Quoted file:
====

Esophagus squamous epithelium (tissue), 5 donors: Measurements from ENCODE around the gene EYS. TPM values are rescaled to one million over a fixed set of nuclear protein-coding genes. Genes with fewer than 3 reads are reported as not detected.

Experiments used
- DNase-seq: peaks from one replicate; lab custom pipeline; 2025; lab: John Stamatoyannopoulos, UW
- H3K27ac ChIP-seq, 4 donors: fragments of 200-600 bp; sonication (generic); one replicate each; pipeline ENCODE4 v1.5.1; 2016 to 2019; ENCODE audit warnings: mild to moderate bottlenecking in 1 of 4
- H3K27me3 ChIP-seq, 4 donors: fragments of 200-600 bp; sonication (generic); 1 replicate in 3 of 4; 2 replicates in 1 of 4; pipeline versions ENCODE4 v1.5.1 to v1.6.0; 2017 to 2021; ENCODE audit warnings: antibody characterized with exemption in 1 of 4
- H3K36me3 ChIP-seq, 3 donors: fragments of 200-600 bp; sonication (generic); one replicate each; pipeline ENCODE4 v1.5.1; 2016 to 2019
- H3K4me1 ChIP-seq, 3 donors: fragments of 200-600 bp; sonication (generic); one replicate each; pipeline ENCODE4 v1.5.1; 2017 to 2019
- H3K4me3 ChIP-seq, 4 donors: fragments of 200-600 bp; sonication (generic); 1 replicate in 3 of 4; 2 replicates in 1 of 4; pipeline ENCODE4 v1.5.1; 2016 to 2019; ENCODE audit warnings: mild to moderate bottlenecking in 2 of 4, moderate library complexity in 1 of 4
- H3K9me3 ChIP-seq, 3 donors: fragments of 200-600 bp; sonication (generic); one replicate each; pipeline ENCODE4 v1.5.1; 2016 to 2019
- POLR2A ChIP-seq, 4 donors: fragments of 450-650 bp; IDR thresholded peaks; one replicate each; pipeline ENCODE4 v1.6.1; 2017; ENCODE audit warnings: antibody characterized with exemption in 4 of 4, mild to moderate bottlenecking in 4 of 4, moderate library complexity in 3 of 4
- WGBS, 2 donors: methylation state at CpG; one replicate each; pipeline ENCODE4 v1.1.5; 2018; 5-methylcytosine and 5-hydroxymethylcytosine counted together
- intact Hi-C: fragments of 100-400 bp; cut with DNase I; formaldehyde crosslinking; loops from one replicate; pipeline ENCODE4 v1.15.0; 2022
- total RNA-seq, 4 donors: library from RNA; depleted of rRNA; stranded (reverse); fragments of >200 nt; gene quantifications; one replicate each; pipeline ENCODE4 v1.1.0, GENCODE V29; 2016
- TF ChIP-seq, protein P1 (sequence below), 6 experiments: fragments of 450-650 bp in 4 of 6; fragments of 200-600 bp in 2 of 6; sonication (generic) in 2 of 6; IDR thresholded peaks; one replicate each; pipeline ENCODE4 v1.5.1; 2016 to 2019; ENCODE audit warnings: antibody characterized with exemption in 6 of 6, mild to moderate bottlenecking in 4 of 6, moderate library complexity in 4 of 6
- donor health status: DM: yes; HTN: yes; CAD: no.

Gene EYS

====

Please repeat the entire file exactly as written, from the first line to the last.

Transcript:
Esophagus squamous epithelium (tissue), 5 donors: Measurements from ENCODE around the gene EYS. TPM values are rescaled to one million over a fixed set of nuclear protein-coding genes. Genes with fewer than 3 reads are reported as not detected.

Experiments used
- DNase-seq: peaks from one replicate; lab custom pipeline; 2025; lab: John Stamatoyannopoulos, UW
- H3K27ac ChIP-seq, 4 donors: fragments of 200-600 bp; sonication (generic); one replicate each; pipeline ENCODE4 v1.5.1; 2016 to 2019; ENCODE audit warnings: mild to moderate bottlenecking in 1 of 4
- H3K27me3 ChIP-seq, 4 donors: fragments of 200-600 bp; sonication (generic); 1 replicate in 3 of 4; 2 replicates in 1 of 4; pipeline versions ENCODE4 v1.5.1 to v1.6.0; 2017 to 2021; ENCODE audit warnings: antibody characterized with exemption in 1 of 4
- H3K36me3 ChIP-seq, 3 donors: fragments of 200-600 bp; sonication (generic); one replicate each; pipeline ENCODE4 v1.5.1; 2016 to 2019
- H3K4me1 ChIP-seq, 3 donors: fragments of 200-600 bp; sonication (generic); one replicate each; pipeline ENCODE4 v1.5.1; 2017 to 2019
- H3K4me3 ChIP-seq, 4 donors: fragments of 200-600 bp; sonication (generic); 1 replicate in 3 of 4; 2 replicates in 1 of 4; pipeline ENCODE4 v1.5.1; 2016 to 2019; ENCODE audit warnings: mild to moderate bottlenecking in 2 of 4, moderate library complexity in 1 of 4
- H3K9me3 ChIP-seq, 3 donors: fragments of 200-600 bp; sonication (generic); one replicate each; pipeline ENCODE4 v1.5.1; 2016 to 2019
- POLR2A ChIP-seq, 4 donors: fragments of 450-650 bp; IDR thresholded peaks; one replicate each; pipeline ENCODE4 v1.6.1; 2017; ENCODE audit warnings: antibody characterized with exemption in 4 of 4, mild to moderate bottlenecking in 4 of 4, moderate library complexity in 3 of 4
- WGBS, 2 donors: methylation state at CpG; one replicate each; pipeline ENCODE4 v1.1.5; 2018; 5-methylcytosine and 5-hydroxymethylcytosine counted together
- intact Hi-C: fragments of 100-400 bp; cut with DNase I; formaldehyde crosslinking; loops from one replicate; pipeline ENCODE4 v1.15.0; 2022
- total RNA-seq, 4 donors: library from RNA; depleted of rRNA; stranded (reverse); fragments of >200 nt; gene quantifications; one replicate each; pipeline ENCODE4 v1.1.0, GENCODE V29; 2016
- TF ChIP-seq, protein P1 (sequence below), 6 experiments: fragments of 450-650 bp in 4 of 6; fragments of 200-600 bp in 2 of 6; sonication (generic) in 2 of 6; IDR thresholded peaks; one replicate each; pipeline ENCODE4 v1.5.1; 2016 to 2019; ENCODE audit warnings: antibody characterized with exemption in 6 of 6, mild to moderate bottlenecking in 4 of 6, moderate library complexity in 4 of 6
- donor health status: DM: yes; HTN: yes; CAD: no.

Gene EYS